Field observations in Doñana showed that these ants caused death by contact with their venom to juvenile amphibians.

The Argentine ant, the new threat to amphibians.

An international team led by the Doñana Biological Station (EBD), center of the Higher Council for Scientific Research (CSIC) in Seville, has shown that the venom of the Argentine ant has negative effects very powerful on some amphibians of Doñana, even being lethal for them. The investigation has appeared published this past dawn in the magazine Conservation Biology.

This kind of ant, whose native range is the Paraná basin (Argentina, Brazil, Uruguay), has invaded the whole world, mainly the regions with a Mediterranean climate. Unlike other large invasive ants, does not have a functional stinger, so its use of the poison is by contact. Field observations in Doñana have shown that these ants caused the death of juvenile amphibians that they encountered.

The study, in which scientific teams from France, Israel, Belgium and the United States also participated, is part of the doctoral thesis of Paloma Álvarez-Blanco, directed by Elena Angulo, researcher specialized in invasive ants, previously linked to EBD and currently working at the Paris-Saclay University.

The subsequent laboratory study revealed that the toxin contained in the venom of this invasive ant species, called iridomirmecin and produced in the pigidial glands, was used to attack amphibians by spraying it on the permeable skin of juveniles and causing paralysis. After absorption through the skin, iridomirmecin accumulated in the brain, kidneys, and liver tissue, and could be fatal depending on the dose received and the size of the amphibian.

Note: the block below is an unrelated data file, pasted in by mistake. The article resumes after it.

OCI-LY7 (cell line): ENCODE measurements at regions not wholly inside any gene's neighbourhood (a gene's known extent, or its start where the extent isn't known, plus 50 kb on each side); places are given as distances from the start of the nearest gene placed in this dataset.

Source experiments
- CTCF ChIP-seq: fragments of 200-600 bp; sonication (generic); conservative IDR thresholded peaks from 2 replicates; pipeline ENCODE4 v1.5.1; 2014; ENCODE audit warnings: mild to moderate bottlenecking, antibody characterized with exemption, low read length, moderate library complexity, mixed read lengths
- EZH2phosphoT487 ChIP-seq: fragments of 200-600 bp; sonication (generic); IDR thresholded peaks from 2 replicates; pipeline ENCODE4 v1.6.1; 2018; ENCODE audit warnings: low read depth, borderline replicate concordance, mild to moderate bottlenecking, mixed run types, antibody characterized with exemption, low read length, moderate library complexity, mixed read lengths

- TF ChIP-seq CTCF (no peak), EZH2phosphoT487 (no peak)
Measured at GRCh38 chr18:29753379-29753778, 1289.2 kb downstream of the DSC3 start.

The most vulnerable

The amphibians most vulnerable to the poison of the Argentine ant are the spur toads and the runner toad. Although Argentine ant workers are small, weighing less than half a milligram, it would take between 2 and 20 of them to kill the juveniles of these toads.

On the other hand, the native ant of the region, Tapinoma nigerrimum, does not have no negative effect on amphibians, since, although it also has iridomirmecin in its body, it is found in an amount five times less than in the Argentine ant.

For determine the potential global reach of this new threat with which amphibians face, the researchers estimated the number of terrestrial amphibian species whose distribution overlaps with that of the Argentine ant: there are more than 800 species of terrestrial amphibians (and of these 6% are classified as threatened by the IUCN) that live with the Argentine ant throughout the world.